David and Lara’s Thoughts on Awards at the Academy Awards

10 Mar

Lara and I have some very strong opinions on the results of the Academy Awards.  On some of them.  On others we really didn’t have much on an opinion at all.  Anyway, if you would like to read what we thought about them, here’s your chance.  It’s long and not in any particular order.  But it is all here.  I think.
Best Actor in a Supporting Role: Christoph Waltz for Inglourious Basterds

Lara:  Christoph!! “That’s an über bingo,” as he said during his acceptance speech. This was possibly the happiest I was all evening (so the rest of it was downhill, you could say), because Christoph was brilliant as Colonel Landa; from his creepy calm to his terrified screams, be they in French, German, English, or Italian. Not to mention he has a beautiful beard and spent a good amount of his speech worshipping Quentin. My kind of Oscar winner.

David:  I was also thrilled about this.  I had a hard time deciding what I really wanted to win this year.  It was a lot easier to decide what I wanted to lose.  But I knew I wanted Christoph to win, no doubt about it.

Best Actress in a Supporting Role: Mo’Nique in Precious

Lara:  Just from the clip shown I know she fully deserved this win. Though I wasn’t too pleased with her speech.

David:  What a jerk!  That was the worst speech I’ve ever heard at the Oscars.  She just said that if anyone else had won it would have been a political move.  What?  Seriously?  What an unbelievably arrogant person.  I thought she should have won, but now I wish she hadn’t.

Best Actress: Sandra Bullock in The Blind Side

Lara: Okay. She was good. At least this shows that the Academy can recognize someone for a specific performance, rather than a career. I was perfectly fine being slightly disgruntled that Sandra won over Meryl, Carrie, Helen, and Gabourey. Then she made her speech. It was both moving and hysterical. Damn it, Sandra! You won me over with your Meryl Streep lesbian lover jokes.

David:  I will admit that I was totally pissed when they said her name.  Seriously?  Sandra Bullock?  Come on!  Meryl Streep was nominated!  Meryl Streep!  And then Sandra Bullock gave her speech, and it was totally awesome.  Best speech of the night (besides Michael Giacchino).  I almost forgot how pissed I was.

Best Actor: Jeff Bridges for Crazy Heart

Lara:  He has such a history of incredible roles and, as I’ve heard from others, the performance at hand was no exception. I love that even in his speech giving, Jeff Bridges is The Dude.

David:  Yes.  This is exactly what needed to happen.  Jeff Bridges is always amazing, and this role and this film was no exception.

Best Director: Kathryn Bigelow for The Hurt Locker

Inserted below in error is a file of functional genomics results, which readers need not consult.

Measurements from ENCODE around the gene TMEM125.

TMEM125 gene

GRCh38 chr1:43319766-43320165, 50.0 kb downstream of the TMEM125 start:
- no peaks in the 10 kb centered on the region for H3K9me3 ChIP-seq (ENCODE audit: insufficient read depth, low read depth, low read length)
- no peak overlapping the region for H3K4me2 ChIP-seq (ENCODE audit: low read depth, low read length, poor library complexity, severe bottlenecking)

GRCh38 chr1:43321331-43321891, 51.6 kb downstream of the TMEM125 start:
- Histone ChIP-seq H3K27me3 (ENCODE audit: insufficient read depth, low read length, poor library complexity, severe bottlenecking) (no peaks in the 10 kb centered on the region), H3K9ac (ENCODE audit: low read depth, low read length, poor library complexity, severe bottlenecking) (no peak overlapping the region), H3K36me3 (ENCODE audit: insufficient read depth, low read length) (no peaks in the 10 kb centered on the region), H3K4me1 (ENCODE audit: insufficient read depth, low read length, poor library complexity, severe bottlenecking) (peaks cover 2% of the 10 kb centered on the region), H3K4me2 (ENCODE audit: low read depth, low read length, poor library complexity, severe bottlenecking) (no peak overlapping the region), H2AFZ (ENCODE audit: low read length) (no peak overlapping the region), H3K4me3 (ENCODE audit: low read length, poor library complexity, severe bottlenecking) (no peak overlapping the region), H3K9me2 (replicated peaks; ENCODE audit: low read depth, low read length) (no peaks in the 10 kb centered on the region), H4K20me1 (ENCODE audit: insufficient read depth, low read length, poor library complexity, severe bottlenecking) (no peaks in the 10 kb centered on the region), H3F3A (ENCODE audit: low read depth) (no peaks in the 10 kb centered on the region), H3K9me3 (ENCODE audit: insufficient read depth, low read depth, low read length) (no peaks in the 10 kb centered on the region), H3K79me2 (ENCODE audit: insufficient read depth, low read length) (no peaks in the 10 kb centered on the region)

Lara:  Huzzah! A woman director! That was, indeed, the focus of Bigelow’s win. I wish that they hadn’t played up the Woman Director thing so much- it was uncomfortable every time someone said, “Could it be the first female director? The first African-American director? Or one of the three white males?” Okay, they didn’t say the last thing, but they may as well have. I thought the direction WAS really great in this film and I AM happy that a female director like Kathryn Bigelow won and she didn’t really play up the gender card during her speech. Mostly I’m so glad Sofia Coppola wasn’t the first woman to win Best Director. Thank you, Academy and thank you, God.

David:  I haven’t seen this movie, but now I want to.

Best Picture: The Hurt Locker

Lara: I’ve gotta say, even though I enjoy Avatar more than The Hurt Locker, I am glad that this one won. I mean, as I said before I’d rather have had District 9, Inglourious Basterds or Moon (oh wait, it wasn’t nominated) win, but as none of those were the two being discussed as possible winners I was contented with the results. The Hurt Locker was a fine movie. Plus I haven’t really been happy with the Best Picture winner in a while and have gotten quite used to my favorites being overlooked.

David: This is good.  I think.  As I said, I haven’t actually seen The Hurt Locker yet.  But now I really want to.

Best Foreign Language Film: The Secret in Their Eyes (El Secreto de Sus Ojos)

Lara:  Unfortunately, I didn’t see any of the nominees for this category this year and I hadn’t heard anything about this Argentinean film, but I loved the director, Juan José Campanella’s speech: “It is on behalf of a crew and cast that compromise mostly of people that I love and that are very close to my heart that I want to thank the Academy for not considering Na’vi a foreign language.”

David:  Seriously, that was the best joke of the whole evening.  And NO ONE laughed.  You could hear a pen drop in there.  Poor guy.  In years to come, people will remember.  Maybe.  Lara and I will.

Best Documentary Short:  Music by Prudence

David:  I don’t know anything about this movie, but the speech was awkward.  It seemed like the two people up there hated eachother.

Best Animated Short:  Logorama

David:  Haven’t seen it.  Bu it looks awesome.

Best Live Action Short:  The New Tenants

David:  This was one of the best decisions of the whole night.  Thank you Academy for not just giving to the short film that was the most depressing.  Or made the best point about a social injustice.  The New Tenants is fantastic.  I love it.  I was so excited when this won.

Best Original Score: Michael Giacchino for Up

Lara:  Awesome. From the man who composed the music for Star Trek, Ratatouille, and even the bizarre noises found on Lost and the Disneyland ride Space Mountain. This was a great score accompanied by a wonderful speech, in which Giacchino encouraged children to be creative.